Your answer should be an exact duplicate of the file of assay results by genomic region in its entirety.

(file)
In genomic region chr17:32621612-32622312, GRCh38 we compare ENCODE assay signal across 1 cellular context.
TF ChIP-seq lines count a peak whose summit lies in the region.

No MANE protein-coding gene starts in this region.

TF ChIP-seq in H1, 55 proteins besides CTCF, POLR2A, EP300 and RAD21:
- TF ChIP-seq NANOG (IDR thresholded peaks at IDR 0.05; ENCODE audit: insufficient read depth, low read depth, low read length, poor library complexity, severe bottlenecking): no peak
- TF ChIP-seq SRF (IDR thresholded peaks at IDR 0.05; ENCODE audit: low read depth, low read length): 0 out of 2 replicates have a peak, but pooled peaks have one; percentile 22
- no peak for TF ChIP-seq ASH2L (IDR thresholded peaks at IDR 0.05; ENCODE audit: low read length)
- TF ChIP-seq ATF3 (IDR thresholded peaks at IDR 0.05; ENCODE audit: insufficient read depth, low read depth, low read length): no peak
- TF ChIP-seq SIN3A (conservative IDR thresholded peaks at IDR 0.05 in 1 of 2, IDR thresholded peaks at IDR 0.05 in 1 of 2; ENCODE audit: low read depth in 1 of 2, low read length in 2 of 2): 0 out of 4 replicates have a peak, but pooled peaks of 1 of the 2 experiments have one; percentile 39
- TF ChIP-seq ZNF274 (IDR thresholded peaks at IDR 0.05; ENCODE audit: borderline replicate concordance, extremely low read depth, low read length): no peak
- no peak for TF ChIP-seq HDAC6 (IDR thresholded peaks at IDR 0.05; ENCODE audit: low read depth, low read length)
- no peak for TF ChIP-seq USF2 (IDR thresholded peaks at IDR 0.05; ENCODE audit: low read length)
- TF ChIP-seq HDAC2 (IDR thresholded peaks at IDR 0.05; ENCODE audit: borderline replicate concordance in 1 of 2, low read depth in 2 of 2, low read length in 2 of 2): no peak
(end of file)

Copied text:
In genomic region chr17:32621612-32622312, GRCh38 we compare ENCODE assay signal across 1 cellular context.
TF ChIP-seq lines count a peak whose summit lies in the region.

No MANE protein-coding gene starts in this region.

TF ChIP-seq in H1, 55 proteins besides CTCF, POLR2A, EP300 and RAD21:
- TF ChIP-seq NANOG (IDR thresholded peaks at IDR 0.05; ENCODE audit: insufficient read depth, low read depth, low read length, poor library complexity, severe bottlenecking): no peak
- TF ChIP-seq SRF (IDR thresholded peaks at IDR 0.05; ENCODE audit: low read depth, low read length): 0 out of 2 replicates have a peak, but pooled peaks have one; percentile 22
- no peak for TF ChIP-seq ASH2L (IDR thresholded peaks at IDR 0.05; ENCODE audit: low read length)
- TF ChIP-seq ATF3 (IDR thresholded peaks at IDR 0.05; ENCODE audit: insufficient read depth, low read depth, low read length): no peak
- TF ChIP-seq SIN3A (conservative IDR thresholded peaks at IDR 0.05 in 1 of 2, IDR thresholded peaks at IDR 0.05 in 1 of 2; ENCODE audit: low read depth in 1 of 2, low read length in 2 of 2): 0 out of 4 replicates have a peak, but pooled peaks of 1 of the 2 experiments have one; percentile 39
- TF ChIP-seq ZNF274 (IDR thresholded peaks at IDR 0.05; ENCODE audit: borderline replicate concordance, extremely low read depth, low read length): no peak
- no peak for TF ChIP-seq HDAC6 (IDR thresholded peaks at IDR 0.05; ENCODE audit: low read depth, low read length)
- no peak for TF ChIP-seq USF2 (IDR thresholded peaks at IDR 0.05; ENCODE audit: low read length)
- TF ChIP-seq HDAC2 (IDR thresholded peaks at IDR 0.05; ENCODE audit: borderline replicate concordance in 1 of 2, low read depth in 2 of 2, low read length in 2 of 2): no peak